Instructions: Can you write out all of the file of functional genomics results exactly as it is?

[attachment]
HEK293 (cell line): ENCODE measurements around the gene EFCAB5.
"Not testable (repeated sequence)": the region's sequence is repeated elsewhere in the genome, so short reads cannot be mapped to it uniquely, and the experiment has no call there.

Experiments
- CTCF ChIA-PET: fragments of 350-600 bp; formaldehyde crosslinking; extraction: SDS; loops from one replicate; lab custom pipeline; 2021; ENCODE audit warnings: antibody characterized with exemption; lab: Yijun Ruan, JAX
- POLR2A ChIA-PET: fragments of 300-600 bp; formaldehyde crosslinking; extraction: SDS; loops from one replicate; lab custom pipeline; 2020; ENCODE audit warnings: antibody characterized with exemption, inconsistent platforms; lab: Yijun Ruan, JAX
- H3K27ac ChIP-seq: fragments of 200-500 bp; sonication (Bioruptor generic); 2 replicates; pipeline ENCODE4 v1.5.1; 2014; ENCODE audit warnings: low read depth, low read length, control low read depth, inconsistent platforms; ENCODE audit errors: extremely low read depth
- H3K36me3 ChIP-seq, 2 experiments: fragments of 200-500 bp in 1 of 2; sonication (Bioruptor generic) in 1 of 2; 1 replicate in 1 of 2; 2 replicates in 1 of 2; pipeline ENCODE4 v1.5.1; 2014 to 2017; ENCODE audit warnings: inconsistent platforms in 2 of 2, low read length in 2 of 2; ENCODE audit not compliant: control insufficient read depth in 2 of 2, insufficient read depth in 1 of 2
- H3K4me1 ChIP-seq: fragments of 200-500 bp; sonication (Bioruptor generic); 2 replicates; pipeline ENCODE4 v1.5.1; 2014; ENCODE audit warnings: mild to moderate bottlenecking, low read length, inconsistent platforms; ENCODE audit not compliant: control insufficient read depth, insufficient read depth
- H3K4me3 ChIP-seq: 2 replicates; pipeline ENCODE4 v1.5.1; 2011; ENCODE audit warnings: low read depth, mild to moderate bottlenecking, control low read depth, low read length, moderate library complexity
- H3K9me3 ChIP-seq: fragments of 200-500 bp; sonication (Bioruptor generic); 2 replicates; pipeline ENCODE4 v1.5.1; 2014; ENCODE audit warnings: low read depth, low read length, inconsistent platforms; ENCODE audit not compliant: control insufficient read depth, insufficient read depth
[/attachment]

HEK293 (cell line): ENCODE measurements around the gene EFCAB5.
"Not testable (repeated sequence)": the region's sequence is repeated elsewhere in the genome, so short reads cannot be mapped to it uniquely, and the experiment has no call there.

Experiments
- CTCF ChIA-PET: fragments of 350-600 bp; formaldehyde crosslinking; extraction: SDS; loops from one replicate; lab custom pipeline; 2021; ENCODE audit warnings: antibody characterized with exemption; lab: Yijun Ruan, JAX
- POLR2A ChIA-PET: fragments of 300-600 bp; formaldehyde crosslinking; extraction: SDS; loops from one replicate; lab custom pipeline; 2020; ENCODE audit warnings: antibody characterized with exemption, inconsistent platforms; lab: Yijun Ruan, JAX
- H3K27ac ChIP-seq: fragments of 200-500 bp; sonication (Bioruptor generic); 2 replicates; pipeline ENCODE4 v1.5.1; 2014; ENCODE audit warnings: low read depth, low read length, control low read depth, inconsistent platforms; ENCODE audit errors: extremely low read depth
- H3K36me3 ChIP-seq, 2 experiments: fragments of 200-500 bp in 1 of 2; sonication (Bioruptor generic) in 1 of 2; 1 replicate in 1 of 2; 2 replicates in 1 of 2; pipeline ENCODE4 v1.5.1; 2014 to 2017; ENCODE audit warnings: inconsistent platforms in 2 of 2, low read length in 2 of 2; ENCODE audit not compliant: control insufficient read depth in 2 of 2, insufficient read depth in 1 of 2
- H3K4me1 ChIP-seq: fragments of 200-500 bp; sonication (Bioruptor generic); 2 replicates; pipeline ENCODE4 v1.5.1; 2014; ENCODE audit warnings: mild to moderate bottlenecking, low read length, inconsistent platforms; ENCODE audit not compliant: control insufficient read depth, insufficient read depth
- H3K4me3 ChIP-seq: 2 replicates; pipeline ENCODE4 v1.5.1; 2011; ENCODE audit warnings: low read depth, mild to moderate bottlenecking, control low read depth, low read length, moderate library complexity
- H3K9me3 ChIP-seq: fragments of 200-500 bp; sonication (Bioruptor generic); 2 replicates; pipeline ENCODE4 v1.5.1; 2014; ENCODE audit warnings: low read depth, low read length, inconsistent platforms; ENCODE audit not compliant: control insufficient read depth, insufficient read depth